Optimism reigns every year when a team’s season begins and at no time does that optimism echo more than the day when training camp begins. That day, with all due respect to QB School is Friday. That’s when the Cardinals move into the hotel next to the stadium, when they take their conditioning test and when they get the speech from coach Bruce Arians about the goals for the season. They are the same goals every season — eventually ending with a title, of course — but they must be repeated all the same.
There will be ups and downs. Some players will have a bad stretch. Somebody will get hurt, and you just hope it isn’t a season-ender. Some new players might now work out. It’s how a team deals with these events that determines the course of the final won-loss record.
I think the Cardinals have a chance to be as good or better than last year. I think their defense might need some adjustments with the losses of the inside linebackers, but I think Todd Bowles can make something work. I think, assuming health, the offense will be better. I don’t think Carson Palmer is going to morph into Peyton or even Kurt Warner, but I think he will benefit by an upgraded offensive line. How this all plays out, ultimately, with a won-loss record depends on a lot of moving parts, not all of which are under the Cardinals’ control. But they have a chance to be good, and over the years, that hasn’t always been the case.
— Calais Campbell (@Campbell93) July 24, 2014
Tags: Calais Campbell, Carson Palmer, Todd Bowles, training camp
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— Calais Campbell (@Campbell93) July 10, 2014
Tags: Arizona Cardinals, AZ Cardinals, AZ Cards, Calais Campbell, ESPN, First Take, NFL
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As we come to the end of June (and the beginning of a little time off), it’s time for my annual pre-vacation pair of posts – the ones in which I take a stab at who will be in the starting lineup on opening day, which in this case will be Monday night against the Chargers. Some picks are obvious. Some are not. We’ll defense today, offense tomorrow. And then we’ll wait to see what training camp brings.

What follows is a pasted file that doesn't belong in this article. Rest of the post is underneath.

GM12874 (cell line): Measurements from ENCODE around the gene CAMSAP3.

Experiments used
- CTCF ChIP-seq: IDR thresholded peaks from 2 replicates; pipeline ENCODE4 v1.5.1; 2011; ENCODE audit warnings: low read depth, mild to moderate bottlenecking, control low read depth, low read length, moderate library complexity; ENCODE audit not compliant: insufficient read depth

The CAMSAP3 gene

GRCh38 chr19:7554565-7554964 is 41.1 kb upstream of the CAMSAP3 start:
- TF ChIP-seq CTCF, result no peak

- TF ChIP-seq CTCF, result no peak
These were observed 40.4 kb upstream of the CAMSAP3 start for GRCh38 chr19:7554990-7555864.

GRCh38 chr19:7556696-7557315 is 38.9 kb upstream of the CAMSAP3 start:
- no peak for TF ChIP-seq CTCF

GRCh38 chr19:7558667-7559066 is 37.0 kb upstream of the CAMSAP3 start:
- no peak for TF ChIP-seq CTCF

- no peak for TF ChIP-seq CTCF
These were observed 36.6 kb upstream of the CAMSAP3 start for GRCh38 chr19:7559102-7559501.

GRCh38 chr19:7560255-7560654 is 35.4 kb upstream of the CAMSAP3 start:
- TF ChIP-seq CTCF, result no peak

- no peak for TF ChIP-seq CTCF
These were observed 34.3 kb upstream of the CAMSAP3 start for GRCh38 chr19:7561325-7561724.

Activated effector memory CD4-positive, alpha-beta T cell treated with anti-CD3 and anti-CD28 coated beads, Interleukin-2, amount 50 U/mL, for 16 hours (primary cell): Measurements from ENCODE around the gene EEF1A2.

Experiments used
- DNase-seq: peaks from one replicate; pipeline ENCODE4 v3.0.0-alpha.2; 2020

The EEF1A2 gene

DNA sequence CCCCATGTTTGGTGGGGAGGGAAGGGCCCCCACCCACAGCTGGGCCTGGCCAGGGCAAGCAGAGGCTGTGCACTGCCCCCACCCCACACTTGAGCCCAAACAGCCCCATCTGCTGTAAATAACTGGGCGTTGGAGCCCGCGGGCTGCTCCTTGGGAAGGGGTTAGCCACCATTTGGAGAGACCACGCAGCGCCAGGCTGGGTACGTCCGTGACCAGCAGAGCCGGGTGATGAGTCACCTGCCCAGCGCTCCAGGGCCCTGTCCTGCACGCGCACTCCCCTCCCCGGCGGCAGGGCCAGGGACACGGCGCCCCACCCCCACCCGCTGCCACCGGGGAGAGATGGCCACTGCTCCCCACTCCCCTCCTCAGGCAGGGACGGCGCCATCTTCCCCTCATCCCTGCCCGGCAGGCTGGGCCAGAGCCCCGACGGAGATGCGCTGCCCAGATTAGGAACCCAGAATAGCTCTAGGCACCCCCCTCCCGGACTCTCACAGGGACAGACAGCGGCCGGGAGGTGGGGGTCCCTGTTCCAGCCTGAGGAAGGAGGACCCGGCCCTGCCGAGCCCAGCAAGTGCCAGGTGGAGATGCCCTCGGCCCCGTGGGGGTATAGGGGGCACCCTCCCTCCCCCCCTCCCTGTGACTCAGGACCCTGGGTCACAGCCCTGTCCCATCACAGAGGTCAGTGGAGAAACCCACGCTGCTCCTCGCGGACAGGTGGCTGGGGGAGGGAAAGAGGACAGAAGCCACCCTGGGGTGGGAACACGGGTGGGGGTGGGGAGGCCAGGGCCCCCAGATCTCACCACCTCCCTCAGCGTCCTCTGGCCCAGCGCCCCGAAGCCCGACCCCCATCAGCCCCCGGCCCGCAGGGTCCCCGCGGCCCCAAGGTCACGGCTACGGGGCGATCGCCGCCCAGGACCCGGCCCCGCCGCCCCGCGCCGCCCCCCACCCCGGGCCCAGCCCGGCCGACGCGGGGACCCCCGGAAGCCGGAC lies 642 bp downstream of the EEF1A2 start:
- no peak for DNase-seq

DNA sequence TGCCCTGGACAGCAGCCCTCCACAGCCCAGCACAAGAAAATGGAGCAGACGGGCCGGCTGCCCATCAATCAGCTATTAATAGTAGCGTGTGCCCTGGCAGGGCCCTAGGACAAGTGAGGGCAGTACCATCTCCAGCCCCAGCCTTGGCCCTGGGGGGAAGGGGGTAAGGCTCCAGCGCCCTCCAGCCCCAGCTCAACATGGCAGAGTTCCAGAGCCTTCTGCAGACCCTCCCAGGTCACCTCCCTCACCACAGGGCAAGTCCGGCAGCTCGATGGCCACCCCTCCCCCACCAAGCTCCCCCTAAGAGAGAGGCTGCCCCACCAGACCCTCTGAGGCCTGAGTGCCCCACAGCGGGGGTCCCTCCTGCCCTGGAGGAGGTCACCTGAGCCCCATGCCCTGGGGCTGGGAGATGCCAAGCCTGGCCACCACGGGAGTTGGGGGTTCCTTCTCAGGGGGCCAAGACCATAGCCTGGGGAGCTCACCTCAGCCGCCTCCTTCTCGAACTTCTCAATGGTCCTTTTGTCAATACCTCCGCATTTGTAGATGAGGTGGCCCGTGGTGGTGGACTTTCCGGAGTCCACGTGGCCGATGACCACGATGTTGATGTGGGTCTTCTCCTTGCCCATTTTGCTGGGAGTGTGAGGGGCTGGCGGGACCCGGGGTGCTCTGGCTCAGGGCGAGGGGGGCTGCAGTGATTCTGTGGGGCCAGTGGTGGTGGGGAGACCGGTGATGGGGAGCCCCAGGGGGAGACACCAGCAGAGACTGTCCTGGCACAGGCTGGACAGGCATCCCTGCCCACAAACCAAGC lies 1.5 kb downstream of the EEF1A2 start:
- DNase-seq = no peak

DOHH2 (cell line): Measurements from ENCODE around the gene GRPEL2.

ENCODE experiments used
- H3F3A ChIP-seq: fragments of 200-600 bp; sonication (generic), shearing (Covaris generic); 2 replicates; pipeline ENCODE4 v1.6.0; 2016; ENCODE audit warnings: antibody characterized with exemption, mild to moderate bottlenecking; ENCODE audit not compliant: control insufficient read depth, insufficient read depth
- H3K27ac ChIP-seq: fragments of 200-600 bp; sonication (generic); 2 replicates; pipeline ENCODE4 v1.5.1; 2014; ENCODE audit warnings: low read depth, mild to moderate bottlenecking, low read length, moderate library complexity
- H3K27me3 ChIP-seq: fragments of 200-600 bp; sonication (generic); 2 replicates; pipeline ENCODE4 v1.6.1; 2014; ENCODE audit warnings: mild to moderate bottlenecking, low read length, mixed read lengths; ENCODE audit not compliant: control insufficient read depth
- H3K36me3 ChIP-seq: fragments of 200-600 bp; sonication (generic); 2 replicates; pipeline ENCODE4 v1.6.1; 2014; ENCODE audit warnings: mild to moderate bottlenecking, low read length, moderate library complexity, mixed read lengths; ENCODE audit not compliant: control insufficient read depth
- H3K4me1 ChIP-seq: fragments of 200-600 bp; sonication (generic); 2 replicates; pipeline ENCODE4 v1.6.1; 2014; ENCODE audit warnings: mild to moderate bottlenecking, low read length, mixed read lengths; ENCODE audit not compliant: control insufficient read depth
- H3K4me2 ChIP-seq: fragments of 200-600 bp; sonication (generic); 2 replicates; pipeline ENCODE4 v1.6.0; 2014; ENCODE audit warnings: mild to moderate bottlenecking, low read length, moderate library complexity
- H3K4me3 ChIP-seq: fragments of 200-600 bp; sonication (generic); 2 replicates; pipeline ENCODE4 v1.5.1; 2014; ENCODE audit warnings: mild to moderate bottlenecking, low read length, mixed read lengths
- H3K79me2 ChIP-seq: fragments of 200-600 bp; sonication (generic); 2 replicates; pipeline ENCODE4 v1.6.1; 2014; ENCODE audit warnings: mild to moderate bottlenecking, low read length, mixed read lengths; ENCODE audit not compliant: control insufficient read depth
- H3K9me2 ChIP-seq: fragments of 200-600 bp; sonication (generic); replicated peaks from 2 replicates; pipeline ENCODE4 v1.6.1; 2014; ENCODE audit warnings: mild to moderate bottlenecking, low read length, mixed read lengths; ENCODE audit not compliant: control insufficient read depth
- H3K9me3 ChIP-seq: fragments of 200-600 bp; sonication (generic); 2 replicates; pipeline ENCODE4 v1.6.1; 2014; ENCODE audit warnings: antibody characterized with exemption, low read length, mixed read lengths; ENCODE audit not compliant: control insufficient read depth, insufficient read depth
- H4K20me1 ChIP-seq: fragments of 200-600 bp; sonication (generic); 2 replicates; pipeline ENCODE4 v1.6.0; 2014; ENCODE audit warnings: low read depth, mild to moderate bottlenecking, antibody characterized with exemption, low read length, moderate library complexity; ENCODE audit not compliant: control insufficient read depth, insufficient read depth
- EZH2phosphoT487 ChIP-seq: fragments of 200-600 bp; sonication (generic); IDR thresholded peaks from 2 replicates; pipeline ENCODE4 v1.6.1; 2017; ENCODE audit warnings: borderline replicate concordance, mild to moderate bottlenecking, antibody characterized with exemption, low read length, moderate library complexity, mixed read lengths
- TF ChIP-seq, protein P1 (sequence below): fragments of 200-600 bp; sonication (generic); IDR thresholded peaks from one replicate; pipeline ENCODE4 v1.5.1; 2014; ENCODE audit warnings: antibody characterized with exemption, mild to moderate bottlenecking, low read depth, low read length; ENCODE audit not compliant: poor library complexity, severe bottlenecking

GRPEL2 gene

DE – Darnell Dockett. There are a lot of questions, given Dockett’s age and 2015 salary, about what his situation will be next season. But this season, Dockett will be right where he always is – in the starting lineup. The Cards do like to rotate on the line. It’s necessary for good defenses to stay effective. And rookies Kareem Martin and Ed Stinson will get some time.
NT – Dan Williams. It’s a big year for Williams, who goes into the last year of his contract. He might have been pushed by Alameda Ta’amu, but Ta’amu is coming off knee surgery. Ta’amu will return early in the season, and the one-two combination will help. It has to start with Williams, though.
DE – Calais Campbell. He’s deserved Pro Bowl consideration the last couple of years, even if he hasn’t gotten it. When the Cardinals’ braintrust say they hope Martin turns into another Campbell, that says something.
ROLB – John Abraham. Abraham turned into a real find last year. He was supposed to be a part-time pass rusher and proved to be much more. He’s ahead of Sam Acho these days, but at some point, Acho (who’s in the last year of his contract) or someone has to step forward to provide a future.
ILB – Kevin Minter. He was going to be a starter as soon as Karlos Dansby left. Now, with Daryl Washington absent, there is a lot on the second-year man.